Counting the Cost

Oil wars: Saudi vs the world?

As global oil prices tumble, we ask why the country that is OPEC’s kingpin is doing nothing to stop it.

There are winners and losers in every economic situation, but few have the impact of one involving oil. The price of Brent crude, which at one time priced 90 percent of the world’s oil, has tumbled by one-fifth. And analysts believe the price could fall to as low as $60 a barrel.

Already at $80, it is a major adjustment for countries trying balance their budgets. And the question is not what, but who is driving oil prices, and what the fallout means for ordinary people and the global economy.

Many would expect Saudi Arabia to be defending higher prices, but that is not exactly the case. So why is Saudi doing this? And what will be the outcome for everyone else? The answer depends on where you are standing.

In Russia, the belief is that this is punishment for what has happened in Ukraine and for Russia’s ongoing support of Syria’s Bashar al-Assad. While in the shale fields of the United States, it is thought the Saudis are trying to maintain lucrative oil contracts with Asia, which would set back those US company attempts to get their export ban lifted by Washington. At $80 a barrel, US oil companies would need to shut down or cancel new shale projects.

For some perspective on the current situation, Hilda Mulock-Houwer, the global head of energy at KPMG, speaks to Counting the Cost about the different theories behind Saudi Arabia not defending higher oil prices and the impact on the global economy.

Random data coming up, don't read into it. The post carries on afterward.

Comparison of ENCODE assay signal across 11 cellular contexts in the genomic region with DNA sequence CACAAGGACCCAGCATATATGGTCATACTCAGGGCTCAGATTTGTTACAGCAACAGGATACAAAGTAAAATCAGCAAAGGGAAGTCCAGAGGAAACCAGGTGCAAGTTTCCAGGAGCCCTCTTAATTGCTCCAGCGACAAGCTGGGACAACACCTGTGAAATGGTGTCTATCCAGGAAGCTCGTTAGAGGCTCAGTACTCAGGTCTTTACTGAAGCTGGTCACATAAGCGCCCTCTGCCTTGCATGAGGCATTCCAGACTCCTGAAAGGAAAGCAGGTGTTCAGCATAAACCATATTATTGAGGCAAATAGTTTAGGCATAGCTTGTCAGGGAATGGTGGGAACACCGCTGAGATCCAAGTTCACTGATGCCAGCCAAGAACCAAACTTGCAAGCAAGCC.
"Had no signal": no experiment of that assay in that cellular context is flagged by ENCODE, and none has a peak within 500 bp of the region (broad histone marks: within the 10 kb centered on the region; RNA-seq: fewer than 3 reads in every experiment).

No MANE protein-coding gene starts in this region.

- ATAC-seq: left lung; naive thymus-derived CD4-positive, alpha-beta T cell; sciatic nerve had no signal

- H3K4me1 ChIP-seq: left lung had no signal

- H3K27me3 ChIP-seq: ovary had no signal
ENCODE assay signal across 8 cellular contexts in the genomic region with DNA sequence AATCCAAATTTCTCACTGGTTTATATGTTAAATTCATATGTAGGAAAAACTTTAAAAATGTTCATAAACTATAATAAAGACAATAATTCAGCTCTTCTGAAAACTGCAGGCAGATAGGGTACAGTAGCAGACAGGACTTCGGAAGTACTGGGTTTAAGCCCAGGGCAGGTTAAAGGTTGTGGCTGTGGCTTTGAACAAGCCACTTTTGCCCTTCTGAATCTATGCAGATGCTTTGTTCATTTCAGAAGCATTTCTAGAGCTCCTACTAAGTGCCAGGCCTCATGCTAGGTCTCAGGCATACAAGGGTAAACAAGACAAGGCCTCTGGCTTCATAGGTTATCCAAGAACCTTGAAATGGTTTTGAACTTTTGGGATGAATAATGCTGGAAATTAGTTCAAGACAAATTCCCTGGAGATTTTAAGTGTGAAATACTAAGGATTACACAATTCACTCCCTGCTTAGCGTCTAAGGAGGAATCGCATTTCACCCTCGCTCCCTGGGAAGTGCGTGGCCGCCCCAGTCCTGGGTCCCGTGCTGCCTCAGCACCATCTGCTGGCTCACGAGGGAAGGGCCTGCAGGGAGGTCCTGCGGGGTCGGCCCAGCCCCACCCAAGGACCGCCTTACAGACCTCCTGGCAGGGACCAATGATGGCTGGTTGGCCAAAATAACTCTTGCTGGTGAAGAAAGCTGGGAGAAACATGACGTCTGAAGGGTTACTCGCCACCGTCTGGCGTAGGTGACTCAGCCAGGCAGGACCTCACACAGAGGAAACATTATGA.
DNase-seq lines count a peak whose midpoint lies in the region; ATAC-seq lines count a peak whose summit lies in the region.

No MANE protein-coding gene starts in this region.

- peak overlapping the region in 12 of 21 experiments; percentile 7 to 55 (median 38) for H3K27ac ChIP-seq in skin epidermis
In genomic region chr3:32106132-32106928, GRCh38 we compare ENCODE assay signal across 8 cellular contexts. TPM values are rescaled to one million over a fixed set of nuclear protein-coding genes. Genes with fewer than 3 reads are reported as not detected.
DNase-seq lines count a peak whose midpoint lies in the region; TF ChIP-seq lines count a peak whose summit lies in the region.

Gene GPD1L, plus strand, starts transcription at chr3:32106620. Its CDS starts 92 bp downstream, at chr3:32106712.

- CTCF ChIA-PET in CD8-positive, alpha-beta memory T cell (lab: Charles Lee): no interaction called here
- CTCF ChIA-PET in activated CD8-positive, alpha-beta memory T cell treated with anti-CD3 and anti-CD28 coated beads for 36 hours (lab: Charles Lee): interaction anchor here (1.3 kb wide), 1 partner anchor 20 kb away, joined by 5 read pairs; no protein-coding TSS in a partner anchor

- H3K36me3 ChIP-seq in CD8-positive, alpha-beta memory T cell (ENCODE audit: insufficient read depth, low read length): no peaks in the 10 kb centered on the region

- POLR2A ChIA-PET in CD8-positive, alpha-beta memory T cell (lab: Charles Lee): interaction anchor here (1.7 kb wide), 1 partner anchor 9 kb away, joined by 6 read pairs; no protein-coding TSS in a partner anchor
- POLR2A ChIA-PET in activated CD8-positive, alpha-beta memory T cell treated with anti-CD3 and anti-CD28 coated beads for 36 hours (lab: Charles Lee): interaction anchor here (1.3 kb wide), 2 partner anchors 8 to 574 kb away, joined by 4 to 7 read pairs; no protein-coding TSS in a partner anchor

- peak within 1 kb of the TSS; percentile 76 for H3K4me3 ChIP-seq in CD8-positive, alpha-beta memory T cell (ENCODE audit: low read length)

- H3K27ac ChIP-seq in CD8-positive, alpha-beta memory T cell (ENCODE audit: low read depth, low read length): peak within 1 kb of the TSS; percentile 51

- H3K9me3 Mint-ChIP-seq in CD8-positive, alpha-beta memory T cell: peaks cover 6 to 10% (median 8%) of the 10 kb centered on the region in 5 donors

Tunisia’s youth unemployment crisis

Four years ago, Tunisia was the trigger for the rest of the Arab Spring. And the trigger for so much of the Arab world’s revolution was jobs. Joblessness and the economy are important things everywhere in the world.

From Tunisia, where 17 percent of people are still jobless and almost one-third of graduates cannot find work, Al Jazeera’s Nazanine Moshiri filed a report ahead of the elections.

Kenya’s economic revision

Kenya has revised the size of its economy by reinterpreting the figures and the measures used to create a new reality. It is now the ninth-largest economy on the African continent.

But despite that, Kenya does have a vision – on paper at least. And the man charged with charting a course for Kenya’s economy is Gituro Wainaina, the CEO of Vision 2030 in Kenya. He speaks to Counting the Cost from Nairobi.

Al Jazeera’s Catherine Soi also investigates whether an economic revision means anything to the everyday Kenyan.

Chile’s unstealable bikes

Finally this week, we look at bicycles, which are the number one form of transportation in the world.

Easy to use, cheap, environmentally friendly, and ridiculously easy to steal – except for one from Chile, which is the unstealable bike. Lucia Newman met its inventors in Santiago.